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REPORT | Music & Aging: How Playing And Listening To Music Are Essential To Aging Well

By Anya Wassenberg on June 23, 2023

Piano old hands

Music, as a recent conference discussed, benefits us at any age, but perhaps most acutely at the beginning and towards the end of our lives. Both listening to and playing music affect the brain in many positive ways, and more and more, science and medicine are looking to use those effects in targeted therapies.

Musicians, whether amateur or professional, seem to benefit the most.

Aging Normally: The Musician’s Bonus

Researchers at the Chinese Academy of Science wanted to delve into why musicians’ brains benefit from constant practise. Their paper, titled Successful aging of musicians: Preservation of sensorimotor regions aids audiovisual speech-in-noise perception was published in April 2023 in Science Advances.

Previous studies have shown that learning and practising/performing music can lessen some of the usual declines in brain function that occur as we age, including what is called audiovisual speech-in-noise perception. The term refers to the visual cues that a listener receives from a talker’s face, and which allow the listener to predict what will be said.

The study compared fMRI (functional magnetic resonance imaging, which measures the small changes that occur in the flow of blood as the brain is active) of older musicians, older non-musicians, and young non-musicians.

Each group was asked to identify syllables from audiovisual cues which were masked by peripheral noise. Here’s what they found:

  • Older musicians out-performed older non-musicians;
  • The results from older musicians and younger musicians were similar;
  • Older musicians retained the neural structures that perceive speech, while older non-musicians displayed a degraded neural representation in that area;
  • The results of older musicians correlated with the intensity of their training.

The results from older musicians included a greater degree of activation of specific regions of the brain, including the speech motor and visual motion regions than those of older non-musicians. Other indications also pointed to a greater degree of alignment in the sensorimotor areas of the brain which control how the body responds to stimuli from the environments, such as feeling the warmth of the sun.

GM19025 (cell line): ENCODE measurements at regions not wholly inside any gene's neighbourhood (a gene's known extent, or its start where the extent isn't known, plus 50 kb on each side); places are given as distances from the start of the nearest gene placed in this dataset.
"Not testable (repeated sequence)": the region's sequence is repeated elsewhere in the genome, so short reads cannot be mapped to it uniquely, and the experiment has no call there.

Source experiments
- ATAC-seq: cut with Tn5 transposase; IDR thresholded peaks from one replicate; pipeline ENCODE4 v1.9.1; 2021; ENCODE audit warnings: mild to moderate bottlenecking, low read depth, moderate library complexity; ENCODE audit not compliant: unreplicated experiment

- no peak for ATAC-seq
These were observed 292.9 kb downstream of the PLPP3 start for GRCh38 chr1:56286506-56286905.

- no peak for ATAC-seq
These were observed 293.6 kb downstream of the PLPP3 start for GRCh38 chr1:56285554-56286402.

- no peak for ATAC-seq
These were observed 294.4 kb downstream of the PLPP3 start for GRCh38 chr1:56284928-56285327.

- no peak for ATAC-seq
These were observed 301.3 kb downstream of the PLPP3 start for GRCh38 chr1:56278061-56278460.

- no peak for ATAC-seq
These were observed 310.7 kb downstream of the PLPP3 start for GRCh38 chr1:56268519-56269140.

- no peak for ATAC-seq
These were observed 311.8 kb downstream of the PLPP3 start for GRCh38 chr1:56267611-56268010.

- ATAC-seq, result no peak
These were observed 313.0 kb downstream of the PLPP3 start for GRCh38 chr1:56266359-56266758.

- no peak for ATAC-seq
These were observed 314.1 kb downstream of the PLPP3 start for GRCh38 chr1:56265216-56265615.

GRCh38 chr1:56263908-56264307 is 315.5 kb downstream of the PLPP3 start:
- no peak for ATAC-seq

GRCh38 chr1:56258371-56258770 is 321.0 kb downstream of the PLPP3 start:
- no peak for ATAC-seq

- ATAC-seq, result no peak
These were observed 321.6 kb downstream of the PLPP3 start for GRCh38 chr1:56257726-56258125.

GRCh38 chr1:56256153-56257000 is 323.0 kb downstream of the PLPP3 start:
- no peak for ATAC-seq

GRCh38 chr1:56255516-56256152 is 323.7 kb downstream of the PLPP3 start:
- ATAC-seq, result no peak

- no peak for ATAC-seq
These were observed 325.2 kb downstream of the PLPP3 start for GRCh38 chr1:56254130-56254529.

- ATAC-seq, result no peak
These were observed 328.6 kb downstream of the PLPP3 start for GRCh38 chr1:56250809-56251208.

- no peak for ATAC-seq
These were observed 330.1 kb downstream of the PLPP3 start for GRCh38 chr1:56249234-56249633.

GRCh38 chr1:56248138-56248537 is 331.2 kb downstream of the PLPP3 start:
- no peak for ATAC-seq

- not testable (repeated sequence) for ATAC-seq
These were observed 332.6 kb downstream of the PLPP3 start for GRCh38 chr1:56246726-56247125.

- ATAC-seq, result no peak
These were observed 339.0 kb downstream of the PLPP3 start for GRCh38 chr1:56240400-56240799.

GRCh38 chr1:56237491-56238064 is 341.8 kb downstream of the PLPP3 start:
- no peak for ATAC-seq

Other benefits displayed by the older musicians include enhanced central auditory processing, preserving working memory and auditory attention.

Those results, the researchers believe, reveal the mechanisms at work. It’s about both the enhanced functions and those that are protected from the usual degradation by reason of age. Some brain functions are preserved, and it appears musical study also allows the brain to compensate for functions that have already declined.

Either way, for musicians, it’s a win-win situation — a more youthful brain, with the caveat that results depend on how hard you practise.

“Playing music makes older adults better listeners by preserving youthful neural patterns as well as recruiting additional compensatory brain regions. Our study provides empirical evidence to support that playing music keeps your brain sharp, young, and focused,” said Dr. DU, corresponding author of this study, is quoted in Neuroscience News.

Music & Dementia Therapy

Music is strongly associated with memory and our very identities as human beings. It reaches our emotions in a ways that goes beyond words.

In neurological terms, it means that the specific region of the brain that manages musical recall is not the same as the one that handles speech. That region of the brain, in fact, will remain healthy and intact in dementia patients long after other parts have been damaged — it’s one of the last regions to deteriorate, in fact.

A 2022 Chicago study showed that music can be used to help dementia patients recover memories, as well as promoting other positive changes in those patients, such as improved communication and recognition of loved ones.

Taking It To The Street

Beyond theoretical research, the next step is to devise practical implications and therapies that can be developed and used in the real world on a consistent basis.

Wilfred Laurier University recently announced a new Schlegel Research Chair in Music Therapy and Aging (RIA) in recognition of the field’s growing importance. The move will mean pioneering research into the use of music and aging, and will tap into the community to develop musical interventions.

“The potential impact of this new chair for the aging population, the academic community and society at large promises to be significant and transformative to the lives of older adults and those who care for them,” said Tina Mah, executive director of the RIA in a statement.


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